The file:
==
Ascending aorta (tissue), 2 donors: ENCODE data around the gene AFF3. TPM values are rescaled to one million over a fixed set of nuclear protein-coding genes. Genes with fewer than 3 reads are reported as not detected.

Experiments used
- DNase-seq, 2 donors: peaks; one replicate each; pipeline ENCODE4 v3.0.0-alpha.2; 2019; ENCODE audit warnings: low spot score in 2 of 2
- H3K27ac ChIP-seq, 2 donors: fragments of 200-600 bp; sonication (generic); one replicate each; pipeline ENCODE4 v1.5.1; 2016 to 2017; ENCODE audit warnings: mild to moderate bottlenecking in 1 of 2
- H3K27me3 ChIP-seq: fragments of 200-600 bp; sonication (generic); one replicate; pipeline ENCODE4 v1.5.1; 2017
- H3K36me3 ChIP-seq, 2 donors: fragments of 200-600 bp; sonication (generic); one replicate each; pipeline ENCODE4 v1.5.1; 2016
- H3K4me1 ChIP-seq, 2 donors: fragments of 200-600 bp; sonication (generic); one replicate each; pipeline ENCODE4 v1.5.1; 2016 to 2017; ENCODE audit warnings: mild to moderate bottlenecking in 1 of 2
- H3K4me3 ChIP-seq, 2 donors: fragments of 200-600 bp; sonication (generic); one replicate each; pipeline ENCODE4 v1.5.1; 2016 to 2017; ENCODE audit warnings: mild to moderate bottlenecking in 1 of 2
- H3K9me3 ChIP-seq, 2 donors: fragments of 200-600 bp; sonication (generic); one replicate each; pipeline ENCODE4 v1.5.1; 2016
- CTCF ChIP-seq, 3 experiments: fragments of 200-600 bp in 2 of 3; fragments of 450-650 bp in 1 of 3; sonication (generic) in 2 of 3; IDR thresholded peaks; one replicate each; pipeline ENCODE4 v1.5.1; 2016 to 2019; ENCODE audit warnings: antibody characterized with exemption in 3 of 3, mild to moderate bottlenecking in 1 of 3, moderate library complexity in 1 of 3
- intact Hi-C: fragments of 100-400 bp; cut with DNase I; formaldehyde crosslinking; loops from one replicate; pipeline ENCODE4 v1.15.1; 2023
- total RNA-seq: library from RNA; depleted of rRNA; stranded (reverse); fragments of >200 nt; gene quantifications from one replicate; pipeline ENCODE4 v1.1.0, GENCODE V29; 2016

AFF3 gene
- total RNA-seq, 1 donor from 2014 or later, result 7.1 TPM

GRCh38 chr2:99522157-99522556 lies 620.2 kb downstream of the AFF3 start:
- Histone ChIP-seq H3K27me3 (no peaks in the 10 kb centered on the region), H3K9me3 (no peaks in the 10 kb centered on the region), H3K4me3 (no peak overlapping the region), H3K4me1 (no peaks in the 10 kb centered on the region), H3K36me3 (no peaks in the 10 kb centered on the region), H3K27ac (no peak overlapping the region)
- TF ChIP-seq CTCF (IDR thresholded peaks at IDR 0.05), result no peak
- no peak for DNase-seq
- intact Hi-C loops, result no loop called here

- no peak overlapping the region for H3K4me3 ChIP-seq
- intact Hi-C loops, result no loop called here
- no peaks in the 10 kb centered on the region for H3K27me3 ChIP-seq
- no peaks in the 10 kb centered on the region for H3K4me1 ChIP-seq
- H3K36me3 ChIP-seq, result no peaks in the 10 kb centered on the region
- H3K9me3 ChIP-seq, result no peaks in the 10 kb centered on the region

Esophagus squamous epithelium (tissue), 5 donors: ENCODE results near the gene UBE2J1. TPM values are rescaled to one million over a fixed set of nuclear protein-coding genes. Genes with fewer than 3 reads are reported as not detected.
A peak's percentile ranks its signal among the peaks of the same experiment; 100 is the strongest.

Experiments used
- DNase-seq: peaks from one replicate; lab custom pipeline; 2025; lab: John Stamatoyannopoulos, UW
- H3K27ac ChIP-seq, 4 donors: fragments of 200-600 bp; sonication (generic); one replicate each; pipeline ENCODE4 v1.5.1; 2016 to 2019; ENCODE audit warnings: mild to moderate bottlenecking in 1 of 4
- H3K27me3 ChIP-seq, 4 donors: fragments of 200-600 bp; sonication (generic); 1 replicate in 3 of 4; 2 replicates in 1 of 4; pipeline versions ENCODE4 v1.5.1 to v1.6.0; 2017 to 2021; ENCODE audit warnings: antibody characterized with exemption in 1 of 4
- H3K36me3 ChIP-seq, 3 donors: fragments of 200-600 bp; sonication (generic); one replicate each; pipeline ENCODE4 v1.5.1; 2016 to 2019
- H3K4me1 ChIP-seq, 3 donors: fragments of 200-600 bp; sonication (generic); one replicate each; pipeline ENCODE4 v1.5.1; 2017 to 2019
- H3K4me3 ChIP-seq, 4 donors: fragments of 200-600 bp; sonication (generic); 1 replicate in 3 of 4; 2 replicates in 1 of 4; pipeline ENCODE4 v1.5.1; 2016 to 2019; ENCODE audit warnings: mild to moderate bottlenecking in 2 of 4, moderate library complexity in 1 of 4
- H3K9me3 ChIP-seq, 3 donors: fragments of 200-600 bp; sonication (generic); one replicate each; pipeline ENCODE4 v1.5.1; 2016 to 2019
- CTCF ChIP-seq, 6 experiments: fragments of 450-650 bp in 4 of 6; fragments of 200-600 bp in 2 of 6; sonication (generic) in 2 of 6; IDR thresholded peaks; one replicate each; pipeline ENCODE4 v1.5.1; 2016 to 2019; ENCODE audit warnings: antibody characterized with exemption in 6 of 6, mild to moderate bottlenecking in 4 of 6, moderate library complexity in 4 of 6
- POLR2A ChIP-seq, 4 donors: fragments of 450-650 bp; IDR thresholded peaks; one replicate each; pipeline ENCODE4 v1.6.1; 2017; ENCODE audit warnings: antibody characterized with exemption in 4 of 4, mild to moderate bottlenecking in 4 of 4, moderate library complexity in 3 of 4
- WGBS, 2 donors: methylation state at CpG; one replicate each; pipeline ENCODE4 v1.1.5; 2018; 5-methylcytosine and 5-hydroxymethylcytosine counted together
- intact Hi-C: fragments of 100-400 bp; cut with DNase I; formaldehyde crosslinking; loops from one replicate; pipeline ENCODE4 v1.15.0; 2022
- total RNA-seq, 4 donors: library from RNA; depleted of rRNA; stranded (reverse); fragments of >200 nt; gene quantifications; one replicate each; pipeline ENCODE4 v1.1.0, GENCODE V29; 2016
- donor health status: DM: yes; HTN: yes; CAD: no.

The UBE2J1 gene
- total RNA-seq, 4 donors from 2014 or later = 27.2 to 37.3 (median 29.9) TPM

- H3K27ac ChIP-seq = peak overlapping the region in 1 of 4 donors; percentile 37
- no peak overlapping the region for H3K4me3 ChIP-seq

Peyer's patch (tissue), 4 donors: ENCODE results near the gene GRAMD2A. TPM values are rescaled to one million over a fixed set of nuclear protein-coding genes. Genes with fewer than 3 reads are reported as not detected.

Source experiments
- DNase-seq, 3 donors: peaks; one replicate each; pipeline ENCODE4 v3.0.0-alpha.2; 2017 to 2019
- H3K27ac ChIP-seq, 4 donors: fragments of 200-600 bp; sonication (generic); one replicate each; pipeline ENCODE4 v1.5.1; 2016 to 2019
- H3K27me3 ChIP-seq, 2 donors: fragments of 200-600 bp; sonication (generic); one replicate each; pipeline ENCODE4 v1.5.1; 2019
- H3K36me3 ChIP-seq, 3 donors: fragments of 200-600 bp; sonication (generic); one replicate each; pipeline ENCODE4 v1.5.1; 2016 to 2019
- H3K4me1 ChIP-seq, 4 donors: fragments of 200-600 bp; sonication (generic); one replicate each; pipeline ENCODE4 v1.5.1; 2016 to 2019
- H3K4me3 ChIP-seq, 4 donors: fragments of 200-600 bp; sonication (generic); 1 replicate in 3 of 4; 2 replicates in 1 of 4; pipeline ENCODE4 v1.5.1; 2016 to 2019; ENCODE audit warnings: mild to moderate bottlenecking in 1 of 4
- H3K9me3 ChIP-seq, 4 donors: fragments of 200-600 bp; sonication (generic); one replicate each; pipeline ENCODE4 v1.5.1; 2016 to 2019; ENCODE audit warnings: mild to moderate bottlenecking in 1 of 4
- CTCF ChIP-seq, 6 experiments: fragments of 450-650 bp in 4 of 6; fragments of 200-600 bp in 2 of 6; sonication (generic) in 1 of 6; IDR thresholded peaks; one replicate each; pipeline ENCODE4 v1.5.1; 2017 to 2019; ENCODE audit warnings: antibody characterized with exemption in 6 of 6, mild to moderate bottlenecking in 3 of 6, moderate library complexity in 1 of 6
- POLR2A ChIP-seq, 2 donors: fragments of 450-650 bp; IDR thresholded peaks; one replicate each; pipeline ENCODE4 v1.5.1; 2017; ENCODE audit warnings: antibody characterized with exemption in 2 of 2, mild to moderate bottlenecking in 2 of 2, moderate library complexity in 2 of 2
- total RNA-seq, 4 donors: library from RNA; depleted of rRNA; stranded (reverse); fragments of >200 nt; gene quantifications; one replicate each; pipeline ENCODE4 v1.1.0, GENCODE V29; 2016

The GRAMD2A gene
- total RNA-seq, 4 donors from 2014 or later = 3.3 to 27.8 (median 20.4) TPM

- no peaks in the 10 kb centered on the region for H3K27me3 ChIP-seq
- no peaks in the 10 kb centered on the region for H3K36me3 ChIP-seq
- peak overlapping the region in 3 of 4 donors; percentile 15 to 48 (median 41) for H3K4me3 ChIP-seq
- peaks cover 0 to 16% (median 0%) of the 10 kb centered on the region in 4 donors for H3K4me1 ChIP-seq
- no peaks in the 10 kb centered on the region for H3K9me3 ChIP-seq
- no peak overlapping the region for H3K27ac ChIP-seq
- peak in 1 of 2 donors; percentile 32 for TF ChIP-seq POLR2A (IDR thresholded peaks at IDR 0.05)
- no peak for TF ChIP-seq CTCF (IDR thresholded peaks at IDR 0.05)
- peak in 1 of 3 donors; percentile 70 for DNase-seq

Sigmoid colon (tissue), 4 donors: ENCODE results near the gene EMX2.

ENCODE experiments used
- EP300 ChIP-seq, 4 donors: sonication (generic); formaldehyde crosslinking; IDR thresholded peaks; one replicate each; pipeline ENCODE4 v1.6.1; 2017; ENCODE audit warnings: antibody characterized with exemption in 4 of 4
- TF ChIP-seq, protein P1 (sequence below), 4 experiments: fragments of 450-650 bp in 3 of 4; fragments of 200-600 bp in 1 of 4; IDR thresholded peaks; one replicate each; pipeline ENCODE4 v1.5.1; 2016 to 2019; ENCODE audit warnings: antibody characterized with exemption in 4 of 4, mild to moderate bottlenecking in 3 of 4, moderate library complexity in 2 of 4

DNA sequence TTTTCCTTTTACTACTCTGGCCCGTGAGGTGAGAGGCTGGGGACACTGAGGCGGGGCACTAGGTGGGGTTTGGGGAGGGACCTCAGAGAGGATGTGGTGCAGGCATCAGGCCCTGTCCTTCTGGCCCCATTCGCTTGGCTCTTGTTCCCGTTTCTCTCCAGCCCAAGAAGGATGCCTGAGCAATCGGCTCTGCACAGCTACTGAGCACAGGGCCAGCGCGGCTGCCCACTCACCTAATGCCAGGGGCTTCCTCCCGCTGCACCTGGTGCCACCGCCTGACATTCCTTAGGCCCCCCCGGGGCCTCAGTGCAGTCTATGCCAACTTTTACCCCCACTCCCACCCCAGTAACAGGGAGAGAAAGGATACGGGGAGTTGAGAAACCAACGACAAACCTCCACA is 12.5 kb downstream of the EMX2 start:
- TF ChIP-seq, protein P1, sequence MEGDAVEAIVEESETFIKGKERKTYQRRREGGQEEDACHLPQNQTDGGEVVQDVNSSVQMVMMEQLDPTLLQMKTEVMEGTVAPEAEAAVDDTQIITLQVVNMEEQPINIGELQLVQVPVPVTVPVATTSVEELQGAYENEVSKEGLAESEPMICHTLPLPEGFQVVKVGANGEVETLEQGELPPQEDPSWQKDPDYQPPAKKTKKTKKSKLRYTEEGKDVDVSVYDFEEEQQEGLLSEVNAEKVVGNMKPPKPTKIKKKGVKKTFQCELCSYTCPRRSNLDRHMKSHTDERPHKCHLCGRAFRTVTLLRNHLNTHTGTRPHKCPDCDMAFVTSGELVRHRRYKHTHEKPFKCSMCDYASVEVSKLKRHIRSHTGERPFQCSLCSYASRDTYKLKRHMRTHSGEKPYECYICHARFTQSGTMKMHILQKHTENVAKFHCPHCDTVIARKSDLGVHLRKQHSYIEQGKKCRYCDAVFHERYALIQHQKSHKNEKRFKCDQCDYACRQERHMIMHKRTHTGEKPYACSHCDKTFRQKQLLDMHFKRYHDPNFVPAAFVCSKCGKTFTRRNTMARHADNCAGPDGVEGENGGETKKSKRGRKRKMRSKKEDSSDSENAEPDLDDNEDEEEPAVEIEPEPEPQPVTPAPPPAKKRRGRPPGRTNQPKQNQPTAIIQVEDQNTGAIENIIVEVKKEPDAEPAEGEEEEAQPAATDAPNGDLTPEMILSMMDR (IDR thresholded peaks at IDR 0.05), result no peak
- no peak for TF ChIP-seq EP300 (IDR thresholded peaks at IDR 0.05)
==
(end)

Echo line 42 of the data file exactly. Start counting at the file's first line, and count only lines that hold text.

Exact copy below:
The UBE2J1 gene